20th June 2017 by Darius McDermott
Brexit negotiations begun this week, almost exactly one year on from the UK’s vote to leave the European Union last June. In the past 12 months, UK companies have largely trod water, waiting to see which way the negotiating winds would blow. Many European companies, however, have been ramping up as their economy shows signs of rejuvenation.
It’s taken Europe a while to look this promising. A panoply of metrics including unemployment, inflation, manufacturing and consumer spending are finally heading in the right direction. Even the European Central Bank’s notoriously-cautious head, Mario Draghi, felt confident enough this month to suggest the region’s nine-year rate cutting cycle may be at an end.
In the most recent reporting season in March, a wave of companies posted earnings upgrades after several years of lacklustre profit growth following the European debt crisis. European equities have remained more reasonably valued than their UK and US counterparts, and so this positive outlook, combined with comparatively cheaper share prices, encouraged many investors back into the market.
On the political front, anti-EU candidates in France and the Netherlands were rejected in national elections, arguably strengthening commitment to the union right when Britain wants to withdraw. Many Brits fear Europe will take a hard line on trade talks, underscoring the economic benefits of staying in the pack to other member states. German and Italian elections are still pending, and so this firmness may be especially important.
If you do like the outlook for the continent, core European equity funds like Threadneedle European Select and BlackRock Continental European offer investors broad exposure to these themes.
Yet all is not lost for the UK. Although much has been made of Theresa May relinquishing her “strong and stable” hand, other commentators suggest a more balanced government could offer a better chance of ‘softer’ Brexit in the long run. The pound devaluing also provides a ‘cushion’ for our weaker economic outlook by making our exports cheaper and more appealing to foreign buyers. It has boosted the largest companies on our stock market, whose revenue earned overseas is worth more when converted back into sterling. This is a mechanism that, in many ways, is denied to the EU, where several vastly different economies are tied together by a single currency.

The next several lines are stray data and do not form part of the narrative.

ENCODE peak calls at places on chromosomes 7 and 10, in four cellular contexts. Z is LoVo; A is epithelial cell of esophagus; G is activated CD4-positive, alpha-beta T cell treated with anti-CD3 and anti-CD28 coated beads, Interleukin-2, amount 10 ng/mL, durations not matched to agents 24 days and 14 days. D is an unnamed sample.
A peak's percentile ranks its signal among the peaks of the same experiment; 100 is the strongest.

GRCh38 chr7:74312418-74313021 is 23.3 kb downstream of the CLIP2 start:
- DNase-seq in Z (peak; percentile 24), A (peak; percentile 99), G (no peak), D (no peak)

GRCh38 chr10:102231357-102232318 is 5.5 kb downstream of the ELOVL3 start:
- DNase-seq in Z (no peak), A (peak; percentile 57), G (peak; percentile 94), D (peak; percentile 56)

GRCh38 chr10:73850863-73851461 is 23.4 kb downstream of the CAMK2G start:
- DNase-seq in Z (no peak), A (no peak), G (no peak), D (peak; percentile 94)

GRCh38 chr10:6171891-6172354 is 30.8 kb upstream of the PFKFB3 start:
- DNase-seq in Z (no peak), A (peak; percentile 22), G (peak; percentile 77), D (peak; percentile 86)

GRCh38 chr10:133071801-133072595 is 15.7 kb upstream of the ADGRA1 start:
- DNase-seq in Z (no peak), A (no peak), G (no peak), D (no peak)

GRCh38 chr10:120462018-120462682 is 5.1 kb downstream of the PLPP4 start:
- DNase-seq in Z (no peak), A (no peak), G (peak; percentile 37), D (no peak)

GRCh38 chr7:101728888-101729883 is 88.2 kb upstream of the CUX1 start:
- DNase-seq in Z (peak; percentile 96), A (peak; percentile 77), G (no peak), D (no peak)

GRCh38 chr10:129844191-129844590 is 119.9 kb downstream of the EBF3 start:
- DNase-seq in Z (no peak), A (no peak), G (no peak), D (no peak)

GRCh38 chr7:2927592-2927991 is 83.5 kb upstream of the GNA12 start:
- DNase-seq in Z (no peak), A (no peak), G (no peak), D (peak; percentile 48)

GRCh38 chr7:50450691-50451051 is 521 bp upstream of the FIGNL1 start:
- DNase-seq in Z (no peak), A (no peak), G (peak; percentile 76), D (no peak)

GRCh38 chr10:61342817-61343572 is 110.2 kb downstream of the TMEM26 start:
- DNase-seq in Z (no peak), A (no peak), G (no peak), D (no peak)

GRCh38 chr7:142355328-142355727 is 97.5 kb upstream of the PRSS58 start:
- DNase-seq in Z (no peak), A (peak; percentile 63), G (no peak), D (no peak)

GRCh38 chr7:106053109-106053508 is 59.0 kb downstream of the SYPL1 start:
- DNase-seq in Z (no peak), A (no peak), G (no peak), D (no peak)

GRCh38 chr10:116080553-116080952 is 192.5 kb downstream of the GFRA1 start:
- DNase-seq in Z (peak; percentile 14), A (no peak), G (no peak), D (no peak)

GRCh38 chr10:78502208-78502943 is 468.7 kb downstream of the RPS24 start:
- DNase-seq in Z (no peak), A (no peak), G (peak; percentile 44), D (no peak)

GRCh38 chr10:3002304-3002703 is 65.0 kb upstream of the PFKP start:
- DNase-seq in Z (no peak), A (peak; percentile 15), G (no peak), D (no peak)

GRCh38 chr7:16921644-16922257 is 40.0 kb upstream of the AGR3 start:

So, if Britain can hold out through the next few years of negotiations and if global corporations in key industries like finance can be offered sufficient incentives to keep their headquarters in London, there’s a good chance our companies can continue to deliver for shareholders. If you are feeling upbeat, an interesting way to go could be an ethical fund like EdenTree Amity UK. By investing according to a set of social, environmental and corporate governance criteria, its manager Sue Round has a knack of uncovering strong businesses that are well positioned for the future.
Alternatively, you can get both areas in one fund if you so desire. For those who like investment trusts, Jupiter European Opportunities Trust offers a diverse portfolio with just over 30% of the fund in the UK, around 25% in Germany and around 10%, give or take, in each of France, Denmark, Spain and the Netherlands. T. Rowe Price European Smaller Companies also has a nice regional spread, with around 30% in UK and the rest on the continent. If Europe is on the verge of a sustained recovery, it may be a good time to own some of its more innovative, entrepreneurial firms.
Past performance is not a reliable guide to future returns. You may not get back the amount originally invested, and tax rules can change over time. Darius’s views are his own and do not constitute financial advice.